Sushi, ceviche, crudo, poke…all of them seem crazy popular right now from what I see online and I understand why. Raw or “acid cooked” fish tastes great, looks great, and if prepared correctly, has no ill-health effects. However as I talked about in my post about sushi grade fish, if the products are not stored and handled properly you can have a big problem with parasites. One particular parasite known in Japan, which infects a few thousand people per year, is now being seen much more in the West, where sushi is now sold at supermarkets, run-down food courts at the mall, and gas stations.
It is known as Anisakis simplex and there is no medication for an infection of this nematode. In rare cases, the parasite has to be removed from a patient’s stomach using endoscopy. The range of symptoms include pain, nausea, chronic ulcers and even life-threatening allergic reactions. Although most cases eventually go away on their own, if can be months of agony before that.
Parasitic worms from the genus anisakis are found in anchovies, cod, salmon, mackerel, halibut and even squid. It is also found in herring, were it was first discovered in the West after someone got infected from the infamous Dutch soused herring. The Dutch like their favorite snack nearly raw and so for decades these worms were only associated with herring in Europe. Anisakis simplex, the most common type is still known as the “herring worm” in medical literature. As if I needed another reason not to eat maatjes when I’m in Amsterdam.
As raw fish gains in popularity, so do the chances of finding the parasite. Experts estimate that anisakis infections are vastly underdiagnosed. Recent studies of fish in Spanish markets show large percentages of mackerel and blue whiting infected with Anisakis simplex. In Scandinavian countries, the infection is associated with eating raw or undercooked cod livers. South American infections are usually connected to ceviche consumption.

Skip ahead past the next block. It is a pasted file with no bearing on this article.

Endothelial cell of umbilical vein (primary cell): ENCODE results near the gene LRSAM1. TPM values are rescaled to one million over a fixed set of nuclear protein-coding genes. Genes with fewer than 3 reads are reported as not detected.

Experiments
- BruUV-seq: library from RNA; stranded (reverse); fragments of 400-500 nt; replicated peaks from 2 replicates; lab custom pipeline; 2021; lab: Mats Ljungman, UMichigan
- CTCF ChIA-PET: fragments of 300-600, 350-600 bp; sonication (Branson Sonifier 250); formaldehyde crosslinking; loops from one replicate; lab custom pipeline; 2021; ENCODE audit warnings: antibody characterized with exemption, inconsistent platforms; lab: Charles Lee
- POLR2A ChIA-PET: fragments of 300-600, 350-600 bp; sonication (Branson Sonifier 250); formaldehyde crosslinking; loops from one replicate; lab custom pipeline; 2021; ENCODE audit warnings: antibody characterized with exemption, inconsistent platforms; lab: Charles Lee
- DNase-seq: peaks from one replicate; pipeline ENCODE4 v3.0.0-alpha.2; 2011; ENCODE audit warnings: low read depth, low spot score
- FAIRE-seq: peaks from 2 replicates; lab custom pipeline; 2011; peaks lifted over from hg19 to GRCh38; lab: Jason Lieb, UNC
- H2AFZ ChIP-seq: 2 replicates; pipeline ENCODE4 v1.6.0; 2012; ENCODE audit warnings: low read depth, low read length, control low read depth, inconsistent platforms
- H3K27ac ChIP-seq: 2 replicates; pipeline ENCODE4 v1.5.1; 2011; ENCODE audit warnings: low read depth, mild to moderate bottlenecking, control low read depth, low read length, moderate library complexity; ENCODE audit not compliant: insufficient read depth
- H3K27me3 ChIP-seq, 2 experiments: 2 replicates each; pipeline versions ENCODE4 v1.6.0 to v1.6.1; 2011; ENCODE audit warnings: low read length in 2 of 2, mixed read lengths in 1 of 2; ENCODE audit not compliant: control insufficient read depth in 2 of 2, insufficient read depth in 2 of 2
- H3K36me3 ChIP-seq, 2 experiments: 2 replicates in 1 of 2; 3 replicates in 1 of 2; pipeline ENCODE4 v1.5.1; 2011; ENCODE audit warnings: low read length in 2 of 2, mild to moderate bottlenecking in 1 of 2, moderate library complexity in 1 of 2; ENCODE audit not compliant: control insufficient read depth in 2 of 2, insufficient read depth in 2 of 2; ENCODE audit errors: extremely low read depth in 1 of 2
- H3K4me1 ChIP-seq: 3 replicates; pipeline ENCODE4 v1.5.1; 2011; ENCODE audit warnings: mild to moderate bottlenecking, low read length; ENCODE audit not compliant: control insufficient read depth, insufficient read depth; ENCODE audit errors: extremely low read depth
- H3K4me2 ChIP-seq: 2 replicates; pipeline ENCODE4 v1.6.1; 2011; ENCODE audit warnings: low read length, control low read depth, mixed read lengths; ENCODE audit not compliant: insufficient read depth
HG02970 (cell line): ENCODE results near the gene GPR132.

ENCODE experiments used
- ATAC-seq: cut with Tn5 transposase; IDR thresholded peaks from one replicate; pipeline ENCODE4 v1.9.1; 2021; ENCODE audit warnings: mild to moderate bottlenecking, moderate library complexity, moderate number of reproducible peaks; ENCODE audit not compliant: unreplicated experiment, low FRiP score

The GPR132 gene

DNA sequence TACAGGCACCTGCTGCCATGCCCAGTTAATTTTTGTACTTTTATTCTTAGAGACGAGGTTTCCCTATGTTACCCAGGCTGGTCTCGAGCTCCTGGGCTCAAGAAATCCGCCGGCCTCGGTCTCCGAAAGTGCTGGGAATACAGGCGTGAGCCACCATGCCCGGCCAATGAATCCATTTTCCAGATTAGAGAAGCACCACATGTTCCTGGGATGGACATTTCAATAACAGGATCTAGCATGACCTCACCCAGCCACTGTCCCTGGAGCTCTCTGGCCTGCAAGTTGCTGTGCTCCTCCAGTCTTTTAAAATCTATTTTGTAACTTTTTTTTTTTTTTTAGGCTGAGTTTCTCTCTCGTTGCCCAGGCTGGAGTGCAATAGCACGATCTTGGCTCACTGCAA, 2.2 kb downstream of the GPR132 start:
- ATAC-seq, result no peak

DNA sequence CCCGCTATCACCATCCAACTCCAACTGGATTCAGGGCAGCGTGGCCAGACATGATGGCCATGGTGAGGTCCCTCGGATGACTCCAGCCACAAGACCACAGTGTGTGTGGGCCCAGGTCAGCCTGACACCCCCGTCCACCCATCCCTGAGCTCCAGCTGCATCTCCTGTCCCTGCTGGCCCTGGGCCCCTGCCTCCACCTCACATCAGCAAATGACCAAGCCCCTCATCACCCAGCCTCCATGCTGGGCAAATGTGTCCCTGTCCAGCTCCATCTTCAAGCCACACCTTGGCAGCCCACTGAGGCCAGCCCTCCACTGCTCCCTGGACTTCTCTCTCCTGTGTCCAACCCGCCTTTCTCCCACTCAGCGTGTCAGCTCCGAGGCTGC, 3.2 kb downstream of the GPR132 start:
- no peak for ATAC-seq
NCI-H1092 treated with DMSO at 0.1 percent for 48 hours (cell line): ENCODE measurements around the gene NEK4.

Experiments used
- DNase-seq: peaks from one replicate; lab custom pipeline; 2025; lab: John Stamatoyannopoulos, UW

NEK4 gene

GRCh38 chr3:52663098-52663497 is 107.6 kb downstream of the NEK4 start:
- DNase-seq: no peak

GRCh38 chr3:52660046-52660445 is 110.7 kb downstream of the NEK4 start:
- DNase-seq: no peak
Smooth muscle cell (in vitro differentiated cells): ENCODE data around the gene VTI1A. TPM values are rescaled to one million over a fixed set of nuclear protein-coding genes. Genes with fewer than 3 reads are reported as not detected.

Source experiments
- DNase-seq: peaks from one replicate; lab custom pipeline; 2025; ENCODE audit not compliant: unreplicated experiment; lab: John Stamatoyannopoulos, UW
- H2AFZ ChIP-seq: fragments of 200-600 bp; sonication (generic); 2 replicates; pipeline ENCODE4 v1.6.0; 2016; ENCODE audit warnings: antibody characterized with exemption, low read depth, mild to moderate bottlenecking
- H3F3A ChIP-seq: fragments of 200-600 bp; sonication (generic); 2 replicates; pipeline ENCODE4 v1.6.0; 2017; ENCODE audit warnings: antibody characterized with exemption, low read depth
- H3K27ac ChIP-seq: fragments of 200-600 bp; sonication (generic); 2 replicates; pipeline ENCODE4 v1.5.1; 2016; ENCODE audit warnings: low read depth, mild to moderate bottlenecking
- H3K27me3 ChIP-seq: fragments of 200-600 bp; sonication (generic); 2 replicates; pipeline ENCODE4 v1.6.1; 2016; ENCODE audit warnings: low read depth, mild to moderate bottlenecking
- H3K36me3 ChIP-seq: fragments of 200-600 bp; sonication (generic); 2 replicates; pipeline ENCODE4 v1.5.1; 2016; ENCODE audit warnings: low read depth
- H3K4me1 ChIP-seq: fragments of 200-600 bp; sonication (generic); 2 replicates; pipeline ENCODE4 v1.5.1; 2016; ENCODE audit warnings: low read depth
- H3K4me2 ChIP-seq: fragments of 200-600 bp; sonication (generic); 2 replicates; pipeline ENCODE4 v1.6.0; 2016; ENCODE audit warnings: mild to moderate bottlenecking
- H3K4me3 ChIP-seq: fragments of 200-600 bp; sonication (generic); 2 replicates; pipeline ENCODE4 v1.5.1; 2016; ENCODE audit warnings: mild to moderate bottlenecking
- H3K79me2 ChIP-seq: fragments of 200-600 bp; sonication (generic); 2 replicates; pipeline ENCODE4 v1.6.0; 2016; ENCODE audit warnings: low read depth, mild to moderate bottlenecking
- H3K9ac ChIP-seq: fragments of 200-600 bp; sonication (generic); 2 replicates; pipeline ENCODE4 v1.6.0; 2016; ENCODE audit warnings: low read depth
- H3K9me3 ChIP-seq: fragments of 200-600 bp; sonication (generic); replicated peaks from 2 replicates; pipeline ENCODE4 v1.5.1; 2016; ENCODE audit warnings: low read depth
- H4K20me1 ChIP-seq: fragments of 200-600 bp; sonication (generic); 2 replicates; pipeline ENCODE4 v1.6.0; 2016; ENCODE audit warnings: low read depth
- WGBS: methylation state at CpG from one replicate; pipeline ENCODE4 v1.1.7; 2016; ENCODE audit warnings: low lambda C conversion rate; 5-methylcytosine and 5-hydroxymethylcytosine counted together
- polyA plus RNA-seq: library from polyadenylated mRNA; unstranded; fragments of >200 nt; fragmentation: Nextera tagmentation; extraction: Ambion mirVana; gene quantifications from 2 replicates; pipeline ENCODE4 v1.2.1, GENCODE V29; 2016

Here in the US? The CDC has no idea how many infections there are annually, they don’t report on it. There is a very large possibility that anisakis infection – anisakiasis – goes unreported or misdiagnosed in the West, including the United States. Considering that our consumer culture has transformed the fine art of sushi into something that competes with Big Macs and the abominations coming from Taco Bell, I have not doubt anisakiasis is well represented here.
Do you have to give up sushi? No, if fish is properly handled (-20C for at least 72 hours but FDA/CDC recommends 7 days) with no cross-contamination, the parasite is killed off. Also, a trained sushi chef can find them in the fish, so let the pros handle it. And stay away from the “half-price nigiri with purchase of 10 gallons” offer next time you need gas.